Nonviral gene therapy in vivo with PAM-RG4/apoptin as a potential brain tumor therapeutic
Authors An S, Nam K, Choi S, Bai CZ, Lee Y, Park J
Received 12 October 2012
Accepted for publication 2 December 2012
Published 25 February 2013 Volume 2013:8(1) Pages 821—834
Checked for plagiarism Yes
Review by Single anonymous peer review
Peer reviewer comments 2
Songhie An,* Kihoon Nam,* Sunghyun Choi, Cheng Z Bai, Yan Lee, Jong-Sang Park
Department of Chemistry, Seoul National University, Seoul, Republic of Korea
*These authors contributed equally to this work
Background: Glioma is still one of the most complicated forms of brain tumor to remove completely due to its location and the lack of an efficient means to specifically eliminate tumor cells. For these reasons, this study has examined the effectiveness of a nonviral gene therapy approach utilizing a tumor-selective killer gene on a brain tumor xenograft model.
Methods and results: The therapeutic apoptin gene was recombined into the JDK plasmid and delivered into human brain tumor cells (U87MG) by using a polyamidoamine dendrimer with an arginine surface (PAM-RG4). Studies in vitro showed that the PAM-RG4/apoptin plasmid polyplex exhibited a particularly high transfection activity of >40%. Terminal deoxynucleotidyl transferase dUTP nick end labeling (TUNEL) assay, 4´,6-Diamidino-2-phenylindole (DAPI) TUNEL assay, DAPI staining, and caspase-3 activity assay verified that the tumor cells had undergone apoptosis induced by apoptin. For in vivo studies, the polyplex was injected into tumors, which were induced by injecting U87MG cells intradermally into nude mice. Based on hematoxylin and eosin staining, epidermal growth factor receptor immunohistochemistry results and tumor volume measurement results, tumor growth was effectively inhibited and no specific edema, irritation, or other harm to the skin was observed after polyplex injection. The in vivo expression of apoptin and the induction of apoptosis were verified by reverse-transcription polymerase chain reaction analysis, TUNEL assay, and DAPI staining.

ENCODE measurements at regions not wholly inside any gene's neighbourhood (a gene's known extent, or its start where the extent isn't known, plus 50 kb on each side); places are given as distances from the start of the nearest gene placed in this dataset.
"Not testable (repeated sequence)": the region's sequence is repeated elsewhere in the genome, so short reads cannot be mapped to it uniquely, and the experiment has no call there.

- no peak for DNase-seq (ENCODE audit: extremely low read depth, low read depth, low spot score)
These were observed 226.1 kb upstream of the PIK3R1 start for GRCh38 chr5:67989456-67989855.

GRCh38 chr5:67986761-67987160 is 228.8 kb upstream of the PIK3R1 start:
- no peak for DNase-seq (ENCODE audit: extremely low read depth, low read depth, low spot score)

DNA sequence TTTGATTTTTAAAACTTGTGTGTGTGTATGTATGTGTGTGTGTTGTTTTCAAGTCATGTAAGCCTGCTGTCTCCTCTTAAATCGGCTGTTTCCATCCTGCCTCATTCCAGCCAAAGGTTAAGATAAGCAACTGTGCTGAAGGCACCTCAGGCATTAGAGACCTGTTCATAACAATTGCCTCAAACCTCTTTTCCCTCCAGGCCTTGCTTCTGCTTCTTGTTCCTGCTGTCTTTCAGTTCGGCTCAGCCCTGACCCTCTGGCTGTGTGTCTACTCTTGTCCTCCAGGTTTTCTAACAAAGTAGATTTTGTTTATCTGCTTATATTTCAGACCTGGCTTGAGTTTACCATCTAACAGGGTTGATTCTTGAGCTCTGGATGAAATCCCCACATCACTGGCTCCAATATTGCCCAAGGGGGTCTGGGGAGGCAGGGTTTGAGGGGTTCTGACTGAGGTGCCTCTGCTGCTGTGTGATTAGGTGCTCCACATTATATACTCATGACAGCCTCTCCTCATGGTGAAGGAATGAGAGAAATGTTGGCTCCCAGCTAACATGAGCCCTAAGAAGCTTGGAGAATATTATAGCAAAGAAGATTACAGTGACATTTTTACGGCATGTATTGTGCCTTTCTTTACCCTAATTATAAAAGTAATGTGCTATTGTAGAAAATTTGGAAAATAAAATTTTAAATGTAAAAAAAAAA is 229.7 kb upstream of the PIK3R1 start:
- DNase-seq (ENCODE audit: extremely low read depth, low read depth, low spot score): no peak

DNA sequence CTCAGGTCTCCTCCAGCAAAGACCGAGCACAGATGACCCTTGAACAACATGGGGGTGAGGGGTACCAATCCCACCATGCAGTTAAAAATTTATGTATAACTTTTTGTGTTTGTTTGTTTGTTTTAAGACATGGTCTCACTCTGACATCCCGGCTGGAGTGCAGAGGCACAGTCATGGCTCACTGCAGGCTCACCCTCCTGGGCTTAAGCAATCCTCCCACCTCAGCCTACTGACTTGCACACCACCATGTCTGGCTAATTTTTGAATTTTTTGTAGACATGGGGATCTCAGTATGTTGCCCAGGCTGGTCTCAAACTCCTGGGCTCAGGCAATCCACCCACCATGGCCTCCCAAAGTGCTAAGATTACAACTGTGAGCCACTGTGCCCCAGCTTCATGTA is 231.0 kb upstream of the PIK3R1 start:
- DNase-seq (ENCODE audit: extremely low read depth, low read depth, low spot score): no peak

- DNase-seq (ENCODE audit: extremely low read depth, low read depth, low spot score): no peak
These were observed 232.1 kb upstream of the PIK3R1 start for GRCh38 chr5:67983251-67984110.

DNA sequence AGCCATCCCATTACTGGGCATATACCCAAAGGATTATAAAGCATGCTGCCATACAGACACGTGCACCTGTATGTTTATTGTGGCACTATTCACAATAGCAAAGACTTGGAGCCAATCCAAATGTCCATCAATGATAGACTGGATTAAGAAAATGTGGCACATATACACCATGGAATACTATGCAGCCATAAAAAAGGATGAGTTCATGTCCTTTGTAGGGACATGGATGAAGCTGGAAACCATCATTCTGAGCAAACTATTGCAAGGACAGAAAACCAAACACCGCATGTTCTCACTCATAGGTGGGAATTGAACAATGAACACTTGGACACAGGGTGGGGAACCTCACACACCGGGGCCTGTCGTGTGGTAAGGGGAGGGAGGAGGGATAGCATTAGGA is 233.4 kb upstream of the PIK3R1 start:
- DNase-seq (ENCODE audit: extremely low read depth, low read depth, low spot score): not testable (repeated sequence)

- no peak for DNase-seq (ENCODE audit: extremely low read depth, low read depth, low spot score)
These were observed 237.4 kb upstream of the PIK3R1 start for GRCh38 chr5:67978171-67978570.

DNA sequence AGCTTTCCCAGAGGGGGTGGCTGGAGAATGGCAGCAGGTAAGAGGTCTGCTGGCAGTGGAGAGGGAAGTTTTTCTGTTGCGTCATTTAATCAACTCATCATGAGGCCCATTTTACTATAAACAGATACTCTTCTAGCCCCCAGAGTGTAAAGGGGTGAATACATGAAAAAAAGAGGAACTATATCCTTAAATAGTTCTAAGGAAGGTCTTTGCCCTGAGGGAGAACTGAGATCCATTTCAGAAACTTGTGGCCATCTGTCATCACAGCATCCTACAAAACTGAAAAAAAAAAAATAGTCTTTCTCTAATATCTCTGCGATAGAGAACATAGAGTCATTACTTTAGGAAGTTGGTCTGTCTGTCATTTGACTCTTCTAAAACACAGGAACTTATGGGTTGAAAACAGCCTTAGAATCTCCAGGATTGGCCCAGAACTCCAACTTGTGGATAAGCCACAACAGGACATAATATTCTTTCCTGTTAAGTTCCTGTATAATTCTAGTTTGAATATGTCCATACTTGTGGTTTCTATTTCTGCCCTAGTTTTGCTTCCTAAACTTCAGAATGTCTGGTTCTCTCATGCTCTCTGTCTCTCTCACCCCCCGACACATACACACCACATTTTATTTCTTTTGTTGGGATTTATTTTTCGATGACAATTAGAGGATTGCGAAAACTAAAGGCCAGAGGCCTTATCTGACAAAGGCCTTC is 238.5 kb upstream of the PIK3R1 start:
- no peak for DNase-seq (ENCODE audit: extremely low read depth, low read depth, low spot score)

Conclusion: The PAM-RG4/apoptin gene polyplex is a strong candidate for brain tumor therapeutics because of the synergistic effect of the carrier's high transfection efficiency (35%–40%) in glioma cells and the selective apoptosis-inducing activity of apoptin in tumor cells.
Keywords: apoptin, PAM-RG4, malignant glioma, nonviral gene therapy, apoptosis